We had pumped up the still-deflating tyre once again before leaving Kinross. In spite of all assurances by the mechanic, there was obviously some kind of problem and the winding roads of the Highlands are unforgiving. It was to be the second day of our journey and my third behind the wheel… and I couldn’t wait to get started. I love the Highland roads.
There are only a couple of roads that snake their way through the Cairngorms and most of our journey would follow a route we had taken for a previous workshop. Although the contours of the hills were familiar, the land was as breathtakingly beautiful as if it were new-made for our eyes. We did not stop to take many photographs… we know from experience that the camera cannot capture the grandeur and presence of the landscape here, offering but a pale ghost of the reality. And some things just need to be seen and felt.
Left to my own devices, I would have dawdled on that road all day, driving from layby to layby, just watching the ever-changing land as it played with the clouds. As it was, we were on our way to Grantown-on-Spey for a workshop weekend and we had a deadline to meet. Even so, between the majesty of the hills and the soaring wings of a lone eagle, there was a lot of squeaking coming from the driver’s seat…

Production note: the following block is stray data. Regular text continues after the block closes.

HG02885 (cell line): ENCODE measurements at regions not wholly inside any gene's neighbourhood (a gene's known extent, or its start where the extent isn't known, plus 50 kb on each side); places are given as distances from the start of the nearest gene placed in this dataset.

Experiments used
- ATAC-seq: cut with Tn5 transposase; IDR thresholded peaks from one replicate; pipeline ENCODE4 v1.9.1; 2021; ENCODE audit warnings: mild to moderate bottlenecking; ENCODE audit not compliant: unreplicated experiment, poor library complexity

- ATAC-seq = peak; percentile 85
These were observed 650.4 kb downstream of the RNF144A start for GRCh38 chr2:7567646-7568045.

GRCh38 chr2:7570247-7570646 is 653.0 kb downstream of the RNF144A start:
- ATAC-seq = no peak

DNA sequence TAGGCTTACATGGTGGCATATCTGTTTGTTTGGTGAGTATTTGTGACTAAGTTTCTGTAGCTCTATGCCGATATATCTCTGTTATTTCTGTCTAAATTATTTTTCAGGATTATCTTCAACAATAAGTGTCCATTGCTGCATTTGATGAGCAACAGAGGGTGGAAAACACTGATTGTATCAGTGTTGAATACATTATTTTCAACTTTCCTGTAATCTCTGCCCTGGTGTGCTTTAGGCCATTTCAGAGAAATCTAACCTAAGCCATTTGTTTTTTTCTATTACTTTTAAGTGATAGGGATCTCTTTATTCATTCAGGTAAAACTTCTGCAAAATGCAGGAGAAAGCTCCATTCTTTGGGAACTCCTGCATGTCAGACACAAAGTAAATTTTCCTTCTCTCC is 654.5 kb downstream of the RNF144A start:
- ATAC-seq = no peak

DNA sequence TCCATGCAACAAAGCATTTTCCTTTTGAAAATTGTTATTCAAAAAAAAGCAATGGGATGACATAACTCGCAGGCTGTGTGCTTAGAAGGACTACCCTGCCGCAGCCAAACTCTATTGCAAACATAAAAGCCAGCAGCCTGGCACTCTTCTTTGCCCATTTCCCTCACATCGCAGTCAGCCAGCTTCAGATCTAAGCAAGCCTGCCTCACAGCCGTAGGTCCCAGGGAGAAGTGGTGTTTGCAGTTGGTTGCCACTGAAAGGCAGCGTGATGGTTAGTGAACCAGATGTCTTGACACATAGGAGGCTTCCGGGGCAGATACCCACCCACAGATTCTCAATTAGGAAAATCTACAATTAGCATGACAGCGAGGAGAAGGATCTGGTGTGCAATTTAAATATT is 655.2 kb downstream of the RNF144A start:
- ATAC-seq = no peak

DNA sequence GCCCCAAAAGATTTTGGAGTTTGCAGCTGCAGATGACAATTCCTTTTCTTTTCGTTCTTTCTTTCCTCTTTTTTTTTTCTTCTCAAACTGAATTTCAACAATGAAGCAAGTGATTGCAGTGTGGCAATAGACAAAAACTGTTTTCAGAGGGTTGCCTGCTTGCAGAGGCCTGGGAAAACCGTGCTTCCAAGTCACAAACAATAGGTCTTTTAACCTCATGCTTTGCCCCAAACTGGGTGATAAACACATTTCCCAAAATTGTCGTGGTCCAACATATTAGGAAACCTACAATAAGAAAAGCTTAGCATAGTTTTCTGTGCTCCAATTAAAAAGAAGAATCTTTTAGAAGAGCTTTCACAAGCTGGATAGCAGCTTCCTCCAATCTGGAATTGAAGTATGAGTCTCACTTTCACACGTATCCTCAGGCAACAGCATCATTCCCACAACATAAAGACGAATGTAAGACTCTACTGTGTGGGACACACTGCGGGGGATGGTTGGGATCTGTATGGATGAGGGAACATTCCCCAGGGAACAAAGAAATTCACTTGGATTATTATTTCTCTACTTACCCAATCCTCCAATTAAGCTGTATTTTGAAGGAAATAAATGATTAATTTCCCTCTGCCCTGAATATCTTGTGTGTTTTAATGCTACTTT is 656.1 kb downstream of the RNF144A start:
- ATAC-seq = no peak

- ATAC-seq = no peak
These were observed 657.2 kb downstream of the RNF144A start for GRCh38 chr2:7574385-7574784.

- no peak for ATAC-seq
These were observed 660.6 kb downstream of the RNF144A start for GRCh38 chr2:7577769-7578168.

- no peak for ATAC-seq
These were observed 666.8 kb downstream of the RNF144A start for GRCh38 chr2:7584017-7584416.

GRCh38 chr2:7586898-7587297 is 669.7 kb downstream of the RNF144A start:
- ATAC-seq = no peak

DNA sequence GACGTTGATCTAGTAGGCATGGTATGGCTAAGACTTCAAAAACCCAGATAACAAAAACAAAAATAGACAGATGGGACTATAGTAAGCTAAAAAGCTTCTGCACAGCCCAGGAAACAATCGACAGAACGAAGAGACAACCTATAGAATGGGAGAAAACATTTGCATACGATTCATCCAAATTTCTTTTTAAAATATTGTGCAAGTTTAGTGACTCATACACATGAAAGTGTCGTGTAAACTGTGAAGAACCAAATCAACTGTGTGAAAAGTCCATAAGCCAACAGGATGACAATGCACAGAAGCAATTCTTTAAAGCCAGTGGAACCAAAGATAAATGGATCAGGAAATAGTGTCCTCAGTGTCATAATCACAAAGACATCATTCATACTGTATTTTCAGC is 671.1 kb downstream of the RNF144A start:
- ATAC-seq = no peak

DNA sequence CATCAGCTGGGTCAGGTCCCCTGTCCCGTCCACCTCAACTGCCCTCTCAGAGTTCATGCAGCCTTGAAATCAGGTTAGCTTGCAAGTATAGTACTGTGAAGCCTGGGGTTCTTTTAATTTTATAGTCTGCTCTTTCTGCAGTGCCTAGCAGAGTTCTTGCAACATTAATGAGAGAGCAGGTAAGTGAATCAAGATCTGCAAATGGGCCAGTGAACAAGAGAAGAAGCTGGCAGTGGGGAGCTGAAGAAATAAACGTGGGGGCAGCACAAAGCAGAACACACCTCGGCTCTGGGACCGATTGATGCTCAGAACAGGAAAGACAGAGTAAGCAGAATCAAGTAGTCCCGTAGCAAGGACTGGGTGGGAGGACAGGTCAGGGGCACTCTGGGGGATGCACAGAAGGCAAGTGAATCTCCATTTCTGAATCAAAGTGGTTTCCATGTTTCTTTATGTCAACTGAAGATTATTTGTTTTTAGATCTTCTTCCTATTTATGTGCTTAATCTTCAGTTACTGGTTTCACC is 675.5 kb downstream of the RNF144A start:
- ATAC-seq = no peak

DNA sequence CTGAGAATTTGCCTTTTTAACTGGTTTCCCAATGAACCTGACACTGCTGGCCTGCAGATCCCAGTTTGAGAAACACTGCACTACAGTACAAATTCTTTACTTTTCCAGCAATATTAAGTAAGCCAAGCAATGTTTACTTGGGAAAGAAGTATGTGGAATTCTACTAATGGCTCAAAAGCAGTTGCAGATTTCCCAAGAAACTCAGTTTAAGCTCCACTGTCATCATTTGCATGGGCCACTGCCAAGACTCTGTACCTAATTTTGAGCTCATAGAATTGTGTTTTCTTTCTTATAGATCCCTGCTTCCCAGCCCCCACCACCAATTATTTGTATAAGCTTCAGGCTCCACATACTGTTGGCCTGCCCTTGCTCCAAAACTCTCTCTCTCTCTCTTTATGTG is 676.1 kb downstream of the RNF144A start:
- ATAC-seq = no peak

As things turned out, and largely because I had reined in my desire to meander, we arrived in the area earlier than expected. There was just time to pay a short visit to Elgin, about forty miles east of Inverness and around the same distance from our destination. We had passed that way once before and been unable to stop, so this was our chance to pay a flying visit to the cathedral…but not before being waylaid by the Biblical Garden.
The garden opened in 2006 and grew from an idea put forward by Donald McBean, a Senior Horticultural Officer with the local council.
Nestling close to the medieval cathedral, it contains well over a hundred of the plants mentioned within the books of the Bible, along with statuary and artwork to illustrate biblical verses.
From the shackled Samson bringing down the pillars of the Temple, to the Shepherd seeking a lost sheep, many familiar stories are illustrated in art, trees and flowers.
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